Dustin Johnson posts career-best round, tied for lead at Players

PONTE VEDRA BEACH, Fla. -- Dustin Johnson's spot atop the world rankings is in peril, and he has never had much success around the Stadium course at TPC Sawgrass, with just three of his 30 rounds in the 60s.

So, of course, on Thursday during the opening round of the Players Championship, Johnson looked at ease, shooting a bogey-free 6-under-par 66 for a six-way tie at the top of the leaderboard.

"I haven't had the best record here, but it's a golf course that I like," Johnson said. "I enjoy playing it, and I feel like I should play well here."

The logjam of Johnson, Webb Simpson, Alex Noren, Matt Kuchar, Chesson Hadley and Patrick Cantlay is the largest ever at the course and the most players tied at the top in the tournament in 40 years.

"If you're on your game, this course suits you,'' Kuchar said.

Johnson shot 68 during the final round each of the past two years -- his previous best score on the Stadium course -- when he was already well out of contention. His best result in nine previous appearances was a tie for 12th last year, and that is his only finish in the top 20. He has missed the cut once and withdrawn.

The 17-time PGA Tour winner has also seen his 15-month hold on the No. 1 ranking loosen considerably of late, even though his results have been good if not great.

Since winning the Sentry Tournament of Champions in early January, Johnson, 33, has four worldwide top-10 finishes, including a tie for 10th at the Masters.

But unless he finishes in at least a tie for 11th this week at the Players Championship, Johnson is poised to be overtaken by the likes of No. 2 Justin Thomas, No. 3 Jon Rahm, No. 4 Jordan Spieth or No. 5 Justin Rose. All have a chance to move to No. 1 based on various scenarios.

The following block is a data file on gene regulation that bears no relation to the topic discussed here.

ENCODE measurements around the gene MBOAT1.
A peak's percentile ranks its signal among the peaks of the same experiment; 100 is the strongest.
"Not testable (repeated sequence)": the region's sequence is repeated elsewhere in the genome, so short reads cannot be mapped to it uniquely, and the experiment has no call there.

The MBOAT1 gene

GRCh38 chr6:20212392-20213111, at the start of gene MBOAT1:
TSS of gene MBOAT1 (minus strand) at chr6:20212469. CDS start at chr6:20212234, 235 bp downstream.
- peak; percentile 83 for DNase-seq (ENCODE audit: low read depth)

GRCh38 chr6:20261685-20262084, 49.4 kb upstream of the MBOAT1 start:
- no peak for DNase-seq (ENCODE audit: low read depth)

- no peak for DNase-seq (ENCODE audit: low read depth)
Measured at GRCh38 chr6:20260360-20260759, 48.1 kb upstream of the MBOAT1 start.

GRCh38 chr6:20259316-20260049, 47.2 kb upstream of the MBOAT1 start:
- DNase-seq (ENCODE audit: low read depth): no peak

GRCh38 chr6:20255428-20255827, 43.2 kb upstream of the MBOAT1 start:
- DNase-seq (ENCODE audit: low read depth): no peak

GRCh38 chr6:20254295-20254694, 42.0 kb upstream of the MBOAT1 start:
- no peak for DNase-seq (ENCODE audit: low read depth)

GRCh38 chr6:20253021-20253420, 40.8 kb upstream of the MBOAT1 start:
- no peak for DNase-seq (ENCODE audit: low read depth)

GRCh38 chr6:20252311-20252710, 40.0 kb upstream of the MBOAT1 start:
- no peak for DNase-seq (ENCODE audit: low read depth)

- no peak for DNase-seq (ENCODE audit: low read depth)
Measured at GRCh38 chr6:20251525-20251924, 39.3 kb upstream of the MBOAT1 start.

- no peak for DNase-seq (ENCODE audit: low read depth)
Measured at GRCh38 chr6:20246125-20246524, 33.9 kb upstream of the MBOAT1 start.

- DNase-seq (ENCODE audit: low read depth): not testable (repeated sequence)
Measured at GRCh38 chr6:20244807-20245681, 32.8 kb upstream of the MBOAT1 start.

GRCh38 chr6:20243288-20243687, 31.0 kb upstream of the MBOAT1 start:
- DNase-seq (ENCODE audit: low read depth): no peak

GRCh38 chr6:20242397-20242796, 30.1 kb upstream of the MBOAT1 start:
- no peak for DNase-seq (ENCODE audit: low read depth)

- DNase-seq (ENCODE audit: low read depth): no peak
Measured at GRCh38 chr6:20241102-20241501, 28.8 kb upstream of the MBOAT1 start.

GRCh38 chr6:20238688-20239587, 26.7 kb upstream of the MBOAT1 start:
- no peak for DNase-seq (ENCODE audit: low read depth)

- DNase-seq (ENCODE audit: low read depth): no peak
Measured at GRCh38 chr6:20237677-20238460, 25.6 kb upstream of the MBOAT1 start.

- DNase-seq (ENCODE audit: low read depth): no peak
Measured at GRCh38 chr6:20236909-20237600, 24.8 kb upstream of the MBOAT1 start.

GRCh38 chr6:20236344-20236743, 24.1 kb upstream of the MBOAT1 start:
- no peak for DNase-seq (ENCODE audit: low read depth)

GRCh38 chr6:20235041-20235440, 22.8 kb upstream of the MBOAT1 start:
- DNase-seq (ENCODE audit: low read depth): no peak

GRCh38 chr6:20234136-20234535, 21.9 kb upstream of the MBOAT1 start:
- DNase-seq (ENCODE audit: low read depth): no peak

Johnson does not seem bothered.

"Every week Justin's pretty close. He's been pretty close to me for a while, so I know there's a chance that someone can pass me," Johnson said. "I definitely want to stay there, but if someone passes me, it's not going to change anything. I'm going to still go back next week and try to get it back.

"So obviously this week if I play really well I'll still be No. 1. If I don't, someone's going to pass me, which is OK."

Starting on the back nine, Johnson made birdies at the 11th, 12th, 14th, 16th and 18th holes. He got to 6 under when he birdied No. 2 then made pars the rest of the way.

Johnson first got to No. 1 when he won the Genesis Open in February 2017. He added victories at the WGC-Mexico Championship and the WGC-Dell Match Play Championship before slipping on stairs and injuring his back prior to the Masters. He won later in the year at The Northern Trust.

"I think he's done a great job because I feel it's harder to stay there than it is to get there," said Rory McIlroy, who is ranked eighth and was last ranked No. 1 following the U.S. Open in 2015. "Once you're there, you have a lot of points to defend [the ranking system works on a two-year sliding scale], and there's a lot that goes into it.

"I don't think pressure really gets to him, but maybe the expectation. A lot of guys have a chance to take it from him, and that's sort of where we are in golf right now."

Tiger Woods, Phil Mickelson, and Rickie Fowler -- playing in the same group -- all struggled in the first round. Woods had an even-par 72 that included a rinsed tee shot at the 18th hole and a 10-foot bogey-saving putt. Fowler had 74 and Mickelson played the last 5 holes in 7 over par to shoot 79.

The other marquee group of McIlroy, Thomas and Spieth didn't fair much better. McIrloy shot 71, with Thomas at 73 and Spieth -- who hit 3 balls in the water over his first eight holes -- shooting 75.

The Associated Press contributed to this report.